A canoe offers the ability to step off land and enjoy the quiet pleasure of an aquatic adventure while staying dry. You can interact with nature silently with paddles or eliminate the self-propelled paddle and opt for a motor. Choose a vessel tailored for your needs to improve the odds of staying dry, whether the plan is to go fishing or take an expedition.
What is a canoe?
These narrow boats have pointed ends with no keel, and they are typically self-propelled by a paddle. Based on the number of people capable of rowing, multiple paddles can be used with a blade on one end. Canoes are capable of carrying one to three people, depending on the length, and are either hollow for people to kneel inside or designed with raised seats.
What are the different types of canoes?
Each type of canoe comes in two categories, solo or tandem, based on the number of people it holds. Tandem canoes hold two or more people.
- Expedition: Approximately 18 feet – 20 feet long and designed for long trips and heavy loads.
- River Tripping: Approximately 15 feet – 17 feet long and designed for maximum maneuverability during river runs in whitewater or racing.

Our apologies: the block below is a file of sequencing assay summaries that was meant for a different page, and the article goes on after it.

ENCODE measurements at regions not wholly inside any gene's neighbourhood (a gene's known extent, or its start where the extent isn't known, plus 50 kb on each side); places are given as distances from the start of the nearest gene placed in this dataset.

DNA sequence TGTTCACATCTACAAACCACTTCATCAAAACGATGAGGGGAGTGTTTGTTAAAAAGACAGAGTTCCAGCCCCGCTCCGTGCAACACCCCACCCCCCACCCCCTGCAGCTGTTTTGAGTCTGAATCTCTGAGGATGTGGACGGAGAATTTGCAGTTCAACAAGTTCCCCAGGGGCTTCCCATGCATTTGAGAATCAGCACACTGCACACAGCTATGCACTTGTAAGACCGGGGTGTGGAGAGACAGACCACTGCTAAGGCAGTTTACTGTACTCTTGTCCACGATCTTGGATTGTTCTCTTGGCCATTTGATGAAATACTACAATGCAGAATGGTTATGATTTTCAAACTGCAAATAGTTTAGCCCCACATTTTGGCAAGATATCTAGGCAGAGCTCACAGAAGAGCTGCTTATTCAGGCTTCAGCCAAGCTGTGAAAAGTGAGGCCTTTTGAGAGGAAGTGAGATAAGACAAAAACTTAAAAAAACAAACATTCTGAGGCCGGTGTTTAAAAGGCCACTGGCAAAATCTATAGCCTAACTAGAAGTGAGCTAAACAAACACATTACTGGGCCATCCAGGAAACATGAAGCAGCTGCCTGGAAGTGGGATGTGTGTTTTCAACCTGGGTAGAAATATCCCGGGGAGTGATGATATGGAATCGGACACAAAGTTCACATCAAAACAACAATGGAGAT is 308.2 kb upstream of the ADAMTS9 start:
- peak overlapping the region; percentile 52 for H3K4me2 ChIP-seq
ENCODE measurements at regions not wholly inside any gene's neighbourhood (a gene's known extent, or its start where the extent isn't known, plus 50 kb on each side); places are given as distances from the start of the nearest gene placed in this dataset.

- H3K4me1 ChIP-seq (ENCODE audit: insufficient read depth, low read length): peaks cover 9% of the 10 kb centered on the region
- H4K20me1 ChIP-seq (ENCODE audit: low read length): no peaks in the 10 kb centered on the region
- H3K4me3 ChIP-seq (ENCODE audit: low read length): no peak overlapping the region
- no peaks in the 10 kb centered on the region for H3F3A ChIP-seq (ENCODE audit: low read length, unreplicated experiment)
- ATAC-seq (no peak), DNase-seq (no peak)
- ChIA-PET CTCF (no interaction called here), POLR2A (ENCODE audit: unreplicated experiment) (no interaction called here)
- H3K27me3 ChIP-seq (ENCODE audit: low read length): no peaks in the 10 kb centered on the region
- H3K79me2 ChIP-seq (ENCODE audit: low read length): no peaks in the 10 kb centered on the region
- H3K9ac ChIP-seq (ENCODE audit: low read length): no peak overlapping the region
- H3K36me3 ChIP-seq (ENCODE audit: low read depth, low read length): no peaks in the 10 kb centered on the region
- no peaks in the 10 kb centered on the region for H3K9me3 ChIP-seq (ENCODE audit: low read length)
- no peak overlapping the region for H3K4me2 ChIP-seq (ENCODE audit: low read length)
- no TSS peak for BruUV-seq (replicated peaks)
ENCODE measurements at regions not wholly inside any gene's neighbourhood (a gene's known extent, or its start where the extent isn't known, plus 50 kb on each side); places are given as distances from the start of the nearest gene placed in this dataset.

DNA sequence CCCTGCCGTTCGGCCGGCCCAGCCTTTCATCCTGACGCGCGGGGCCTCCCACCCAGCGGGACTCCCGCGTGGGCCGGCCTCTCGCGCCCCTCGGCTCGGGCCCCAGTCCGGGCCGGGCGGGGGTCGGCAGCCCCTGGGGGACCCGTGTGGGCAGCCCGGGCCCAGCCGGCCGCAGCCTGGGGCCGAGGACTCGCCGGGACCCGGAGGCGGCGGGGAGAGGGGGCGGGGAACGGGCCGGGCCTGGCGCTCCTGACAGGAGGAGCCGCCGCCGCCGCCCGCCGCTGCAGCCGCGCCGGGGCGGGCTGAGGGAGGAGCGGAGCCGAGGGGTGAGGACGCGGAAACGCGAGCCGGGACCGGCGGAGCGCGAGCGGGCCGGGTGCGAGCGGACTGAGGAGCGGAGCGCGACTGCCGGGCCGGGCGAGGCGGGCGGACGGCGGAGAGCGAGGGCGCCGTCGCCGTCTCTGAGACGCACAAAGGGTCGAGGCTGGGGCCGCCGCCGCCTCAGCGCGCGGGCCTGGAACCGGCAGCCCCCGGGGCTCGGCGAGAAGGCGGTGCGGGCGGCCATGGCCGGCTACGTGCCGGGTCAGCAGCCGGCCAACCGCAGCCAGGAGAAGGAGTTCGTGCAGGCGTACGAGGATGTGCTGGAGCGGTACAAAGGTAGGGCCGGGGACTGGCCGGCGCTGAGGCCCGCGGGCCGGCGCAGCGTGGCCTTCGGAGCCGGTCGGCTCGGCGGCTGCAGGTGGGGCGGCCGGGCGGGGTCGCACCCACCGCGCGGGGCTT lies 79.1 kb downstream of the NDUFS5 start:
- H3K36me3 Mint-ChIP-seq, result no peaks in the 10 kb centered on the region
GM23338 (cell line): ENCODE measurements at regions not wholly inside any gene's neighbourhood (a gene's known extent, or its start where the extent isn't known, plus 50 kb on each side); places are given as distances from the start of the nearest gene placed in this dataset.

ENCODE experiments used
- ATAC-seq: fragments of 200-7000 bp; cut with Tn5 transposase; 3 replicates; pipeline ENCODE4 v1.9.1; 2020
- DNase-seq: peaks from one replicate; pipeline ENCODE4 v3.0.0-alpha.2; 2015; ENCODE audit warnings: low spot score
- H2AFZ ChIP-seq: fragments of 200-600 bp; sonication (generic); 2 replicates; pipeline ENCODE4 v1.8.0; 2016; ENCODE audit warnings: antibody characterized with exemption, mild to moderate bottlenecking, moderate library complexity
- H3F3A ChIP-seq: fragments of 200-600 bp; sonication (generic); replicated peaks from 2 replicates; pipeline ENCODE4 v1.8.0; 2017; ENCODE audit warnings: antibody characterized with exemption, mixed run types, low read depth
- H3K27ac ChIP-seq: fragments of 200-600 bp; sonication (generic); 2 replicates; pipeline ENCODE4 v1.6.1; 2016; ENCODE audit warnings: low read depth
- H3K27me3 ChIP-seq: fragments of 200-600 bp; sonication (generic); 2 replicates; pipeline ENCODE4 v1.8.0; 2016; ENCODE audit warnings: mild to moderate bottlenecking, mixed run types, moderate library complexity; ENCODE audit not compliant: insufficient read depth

- Wilderness Tripping: Approximately 15 feet – 18 feet long and designed for running big rivers and portaging.
- Recreational: Approximately 13 feet – 16 feet long and designed with wider hulls suitable for fishing and overnight trips.
What is the difference between an outboard and inboard motor?
- Inboard: This is permanently mounted inside the boat or canoe and penetrates the hull to drive a prop shaft. These are often gas powered, but electric options are also available.
- Outboard: This is a self-contained portable motor mounted to the edge or outside the boat or canoe. This is the most common option for smaller boats or watercrafts. Gas and electric options are available.
What should you consider before buying a canoe?
- Weight: Solo travelers will want to opt for a smaller and lightweight option to easily unload it and maneuver on the water. Larger canoes will need more power to steer, turn, and portage.
- Capacity: Consider the space needed inside the canoe to fit the number of people desired as well as the weight of all the people and any supplies.
- Water: The surface and current conditions of the ocean, lake, or river affect how the boat or canoe paddles. Fishing trips could mean boat rocking, so steadiness will need to be considered.
- Materials: Kevlar, wood, and aluminum are the standard materials and will offer different handling capabilities based on the water, number of paddles, and chosen activity.